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Old May 25, 2007, 6:05 PM   #1
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Hello,



My son will shortly be turning 16 years old and we will be buying himhis owndigital camera. Hehas recently startedusing my Sony H1 and is very much enjoying the 12x optical and the cameras other features but complains about shutter lag. He put together a nature journal for a class project and did an excellent job of taking many outdoor pictures. I was going to move ahead and purchase a Sony H2 but I have read many interesting reviews on the Cannon S3IS. I'm wondering if anyone has any opinions as to which camera may be better suited for a young, new user. I also understand the new Cannon S5 will be out shortly so I'm guessing the price of the S3 may drop closer to the current price of the Sony H2.



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MJW
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Old May 25, 2007, 8:29 PM   #2
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I'd look at the Sony H5 or the Canon S3...both would be good learning cameras & have good response times.
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Old May 25, 2007, 10:32 PM   #3
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You should also consider the Fuji S6500FD (S6000FD in some countries).

Much better at low light (non flash) photography compared with the S3 and H5.
Wider angle lens starting at 28mm.
Manual zoom ring lens for quicker, more accurate zooming
More powerful flash compared with the competition
Face detection

http://www.dcresource.com/reviews/fu...6000fd-review/


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Old May 26, 2007, 12:23 PM   #4
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Shahmatt,



Had not looked at Fuji products. This camera certainly looks impressive, especially the optics. One questionI have on the Fuji is image stabilazation. My son takes many outdoor nature pictures using 12x optical or higher digital zoom. Can the Fuji picture stabilization be set for any mode or is it a separate mode?



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MJW
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Old May 26, 2007, 1:12 PM   #5
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The image stabilization in the F6000fd is accomplished simply by increasing the ISO setting so that the shutter speed also increases. This reduces blur from 2 sources - 1. the shaking of the camera in the hands of the picture taker 2. the movement of whatever you are photographing. The downside is that there is increased "noise" in pictures taken at higher ISO's. However, in some of the latest Fuji cameras, the F20, the F30, F31, and S6000fd, the picture quality at ISO's 800 and 1600 is still pretty good. If your son is taking pictures of still objects at full zoom in good light, the F6000fd might be a good choice. If he is taking them at full zoom in low light, hmmmm, I don't know. If you get a chance, read the reviews for this camera on this site and the one previously mentioned at www.dcresource.com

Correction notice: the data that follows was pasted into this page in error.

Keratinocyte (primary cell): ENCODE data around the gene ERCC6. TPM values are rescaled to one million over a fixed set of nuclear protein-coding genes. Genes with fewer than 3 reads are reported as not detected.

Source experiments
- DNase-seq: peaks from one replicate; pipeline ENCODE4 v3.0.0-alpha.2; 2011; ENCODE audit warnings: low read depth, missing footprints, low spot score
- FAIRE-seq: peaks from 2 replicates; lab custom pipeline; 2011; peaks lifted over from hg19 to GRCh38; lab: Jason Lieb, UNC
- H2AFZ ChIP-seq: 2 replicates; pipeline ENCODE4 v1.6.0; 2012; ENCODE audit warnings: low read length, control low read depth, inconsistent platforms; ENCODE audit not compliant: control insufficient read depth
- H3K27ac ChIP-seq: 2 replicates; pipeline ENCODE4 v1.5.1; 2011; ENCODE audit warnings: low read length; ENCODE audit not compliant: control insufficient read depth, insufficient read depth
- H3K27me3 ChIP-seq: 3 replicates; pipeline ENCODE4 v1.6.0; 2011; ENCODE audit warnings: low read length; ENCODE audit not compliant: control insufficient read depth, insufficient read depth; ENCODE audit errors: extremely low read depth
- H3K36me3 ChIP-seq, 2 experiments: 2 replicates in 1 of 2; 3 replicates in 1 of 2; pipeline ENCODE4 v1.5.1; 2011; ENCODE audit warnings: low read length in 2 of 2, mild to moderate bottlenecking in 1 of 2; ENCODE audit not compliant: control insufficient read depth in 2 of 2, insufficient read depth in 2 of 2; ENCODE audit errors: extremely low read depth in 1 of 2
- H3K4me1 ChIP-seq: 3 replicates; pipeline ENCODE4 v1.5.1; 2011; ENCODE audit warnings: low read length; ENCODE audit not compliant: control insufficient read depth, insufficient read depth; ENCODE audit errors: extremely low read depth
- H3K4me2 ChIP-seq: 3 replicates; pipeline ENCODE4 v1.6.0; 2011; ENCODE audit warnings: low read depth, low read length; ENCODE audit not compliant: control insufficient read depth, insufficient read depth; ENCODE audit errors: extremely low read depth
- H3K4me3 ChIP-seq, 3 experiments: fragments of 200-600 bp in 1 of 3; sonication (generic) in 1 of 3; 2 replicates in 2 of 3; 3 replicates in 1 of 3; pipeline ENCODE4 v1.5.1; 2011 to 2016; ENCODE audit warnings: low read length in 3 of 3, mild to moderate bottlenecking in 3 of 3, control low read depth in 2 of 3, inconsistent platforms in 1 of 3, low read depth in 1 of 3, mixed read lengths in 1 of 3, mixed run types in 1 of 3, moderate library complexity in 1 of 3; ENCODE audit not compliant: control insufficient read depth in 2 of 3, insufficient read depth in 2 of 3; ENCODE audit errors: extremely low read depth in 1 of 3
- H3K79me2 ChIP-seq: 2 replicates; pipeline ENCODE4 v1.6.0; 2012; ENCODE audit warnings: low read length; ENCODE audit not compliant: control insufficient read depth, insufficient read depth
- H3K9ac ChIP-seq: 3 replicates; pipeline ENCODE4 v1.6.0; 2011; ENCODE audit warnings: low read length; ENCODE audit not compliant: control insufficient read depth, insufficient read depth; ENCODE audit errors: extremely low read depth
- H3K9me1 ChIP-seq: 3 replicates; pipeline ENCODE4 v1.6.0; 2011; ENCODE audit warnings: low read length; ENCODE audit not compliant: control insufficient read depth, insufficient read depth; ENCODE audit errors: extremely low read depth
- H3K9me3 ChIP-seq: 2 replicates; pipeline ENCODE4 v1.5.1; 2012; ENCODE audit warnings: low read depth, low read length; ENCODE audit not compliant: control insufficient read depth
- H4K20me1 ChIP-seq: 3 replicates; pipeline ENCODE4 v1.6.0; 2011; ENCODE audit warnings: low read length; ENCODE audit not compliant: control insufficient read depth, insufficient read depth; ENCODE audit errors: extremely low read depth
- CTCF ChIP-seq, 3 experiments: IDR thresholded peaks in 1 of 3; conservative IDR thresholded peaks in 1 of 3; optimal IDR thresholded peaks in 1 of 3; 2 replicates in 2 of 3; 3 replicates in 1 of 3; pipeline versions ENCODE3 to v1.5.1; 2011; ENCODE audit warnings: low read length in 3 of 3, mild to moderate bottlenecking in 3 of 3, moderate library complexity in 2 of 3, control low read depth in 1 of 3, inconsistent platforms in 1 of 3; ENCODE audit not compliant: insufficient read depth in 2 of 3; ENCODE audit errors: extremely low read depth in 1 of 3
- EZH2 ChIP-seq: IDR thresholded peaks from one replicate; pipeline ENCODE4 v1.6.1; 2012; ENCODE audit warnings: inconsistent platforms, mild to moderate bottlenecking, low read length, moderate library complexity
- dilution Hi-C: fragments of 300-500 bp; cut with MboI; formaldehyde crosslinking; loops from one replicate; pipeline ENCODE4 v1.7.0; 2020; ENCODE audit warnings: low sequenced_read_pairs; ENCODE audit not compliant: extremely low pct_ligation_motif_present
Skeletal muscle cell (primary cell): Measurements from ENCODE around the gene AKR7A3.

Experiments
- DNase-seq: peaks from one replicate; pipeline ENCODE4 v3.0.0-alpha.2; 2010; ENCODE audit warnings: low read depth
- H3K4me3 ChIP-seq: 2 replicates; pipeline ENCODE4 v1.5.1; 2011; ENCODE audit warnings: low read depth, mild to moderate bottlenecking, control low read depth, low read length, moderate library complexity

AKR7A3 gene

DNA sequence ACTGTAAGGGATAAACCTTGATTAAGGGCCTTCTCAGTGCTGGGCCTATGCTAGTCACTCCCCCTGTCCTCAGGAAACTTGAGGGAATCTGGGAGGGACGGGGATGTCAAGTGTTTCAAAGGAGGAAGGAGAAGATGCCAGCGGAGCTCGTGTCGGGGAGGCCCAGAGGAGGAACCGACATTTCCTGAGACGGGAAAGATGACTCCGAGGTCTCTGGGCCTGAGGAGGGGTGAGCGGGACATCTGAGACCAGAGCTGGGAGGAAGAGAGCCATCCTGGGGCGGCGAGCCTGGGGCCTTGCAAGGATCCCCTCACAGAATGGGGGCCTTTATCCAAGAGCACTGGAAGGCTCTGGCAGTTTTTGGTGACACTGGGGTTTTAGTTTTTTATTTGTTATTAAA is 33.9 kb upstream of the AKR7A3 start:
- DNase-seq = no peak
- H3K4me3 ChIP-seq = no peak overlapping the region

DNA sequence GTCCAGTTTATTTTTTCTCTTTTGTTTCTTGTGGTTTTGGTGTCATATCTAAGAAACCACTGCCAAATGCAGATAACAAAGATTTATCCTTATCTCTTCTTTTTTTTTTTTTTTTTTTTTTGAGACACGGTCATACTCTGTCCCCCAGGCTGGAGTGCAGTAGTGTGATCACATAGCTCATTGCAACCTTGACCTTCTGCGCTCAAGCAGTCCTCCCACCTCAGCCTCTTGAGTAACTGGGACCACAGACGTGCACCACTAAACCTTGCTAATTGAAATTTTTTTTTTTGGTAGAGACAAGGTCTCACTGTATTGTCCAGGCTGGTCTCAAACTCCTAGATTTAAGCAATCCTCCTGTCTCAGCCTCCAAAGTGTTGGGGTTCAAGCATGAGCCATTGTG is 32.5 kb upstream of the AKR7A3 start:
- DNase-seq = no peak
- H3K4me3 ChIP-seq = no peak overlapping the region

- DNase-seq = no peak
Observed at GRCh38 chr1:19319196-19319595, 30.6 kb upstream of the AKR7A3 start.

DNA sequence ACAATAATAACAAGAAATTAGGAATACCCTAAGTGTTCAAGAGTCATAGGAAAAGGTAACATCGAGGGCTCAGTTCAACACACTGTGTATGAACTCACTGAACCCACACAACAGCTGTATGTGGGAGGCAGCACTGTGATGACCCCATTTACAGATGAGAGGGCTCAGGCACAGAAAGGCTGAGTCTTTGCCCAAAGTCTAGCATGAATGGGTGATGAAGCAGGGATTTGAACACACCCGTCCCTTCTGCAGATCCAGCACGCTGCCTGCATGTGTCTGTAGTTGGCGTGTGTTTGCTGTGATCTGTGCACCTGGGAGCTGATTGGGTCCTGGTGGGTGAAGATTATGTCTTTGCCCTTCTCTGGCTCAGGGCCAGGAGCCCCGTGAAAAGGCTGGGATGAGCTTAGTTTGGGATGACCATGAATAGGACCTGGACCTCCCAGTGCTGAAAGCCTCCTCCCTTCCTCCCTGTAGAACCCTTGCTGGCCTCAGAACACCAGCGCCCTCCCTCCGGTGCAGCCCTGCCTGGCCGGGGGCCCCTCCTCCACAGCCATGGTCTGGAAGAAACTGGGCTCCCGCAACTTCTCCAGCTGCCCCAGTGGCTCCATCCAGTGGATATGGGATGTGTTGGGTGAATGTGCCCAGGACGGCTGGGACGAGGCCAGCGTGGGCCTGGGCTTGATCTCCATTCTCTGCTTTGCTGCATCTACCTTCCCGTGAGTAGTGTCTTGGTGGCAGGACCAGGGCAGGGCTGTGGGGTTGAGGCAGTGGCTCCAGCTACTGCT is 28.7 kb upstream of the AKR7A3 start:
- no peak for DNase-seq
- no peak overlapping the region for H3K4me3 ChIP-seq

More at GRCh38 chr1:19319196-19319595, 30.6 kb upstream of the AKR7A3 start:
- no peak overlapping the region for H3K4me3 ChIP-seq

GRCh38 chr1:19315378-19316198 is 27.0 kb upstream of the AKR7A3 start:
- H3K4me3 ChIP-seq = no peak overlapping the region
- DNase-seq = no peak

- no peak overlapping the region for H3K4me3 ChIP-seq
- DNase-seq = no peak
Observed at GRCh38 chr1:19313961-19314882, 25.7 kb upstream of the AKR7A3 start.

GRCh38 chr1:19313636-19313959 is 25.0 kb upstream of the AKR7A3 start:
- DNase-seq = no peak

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Old May 26, 2007, 1:48 PM   #6
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I think your son would most likely prefer a camera with image stabilization over something like the Fuji that just has good high ISO performance, but here's a breakdown of the strengths and weakness of the two methods:

Image Stabilization:
Strengths: simple to use, excellent for very long telephoto, higher quality non-action shots (landscapes, still lifes, etc...) in lower light
Weaknesses: can't compensate for subject movement so only partially useful for action shots at long telephoto and not useful at shorter range, stabilizer needs a steady hand to truly work properly

High ISO:
Strengths: compensates for both subject movement and camera shake so is more effective for action shots, and better capable of taking candid shots of people in lower light
Weaknesses: more difficult to learn to use effectively, noisier or less detailed looking images (when using higher ISO settings), and may need to turn up the ISO at longer telephoto even when lighting isn't that dim

So basically, if you're shooting things like flowers at dusk, museum exhibits, night scenes and long telephoto shots in decent light, the stabilizer will tend to get higher quality photos. If you're shooting sports, candid shots indoors and animals in motion, higher ISO will get better shots.

If your son is using the long telephoto a lot, that is why I'd favor the stabilizer. At around 400mm equivalent, the stabilized camera would be able to shoot in the 1/15-1/30 range, where without you'd probably need to use something more like 1/200-1/400 in the same light, and that would mean using ISO 800-1600 so the stabilized camera would have significantly cleaner images.
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Old May 29, 2007, 9:42 AM   #7
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Thanks all for your feedback. While I'm really intriqued by the Fuji, most likely I will buy him the Canon S3 because of all it's features and the "fun factor" described in several reviews such as color swaps. Also hoping for a price drop when the new S5 hits the market.



MJW




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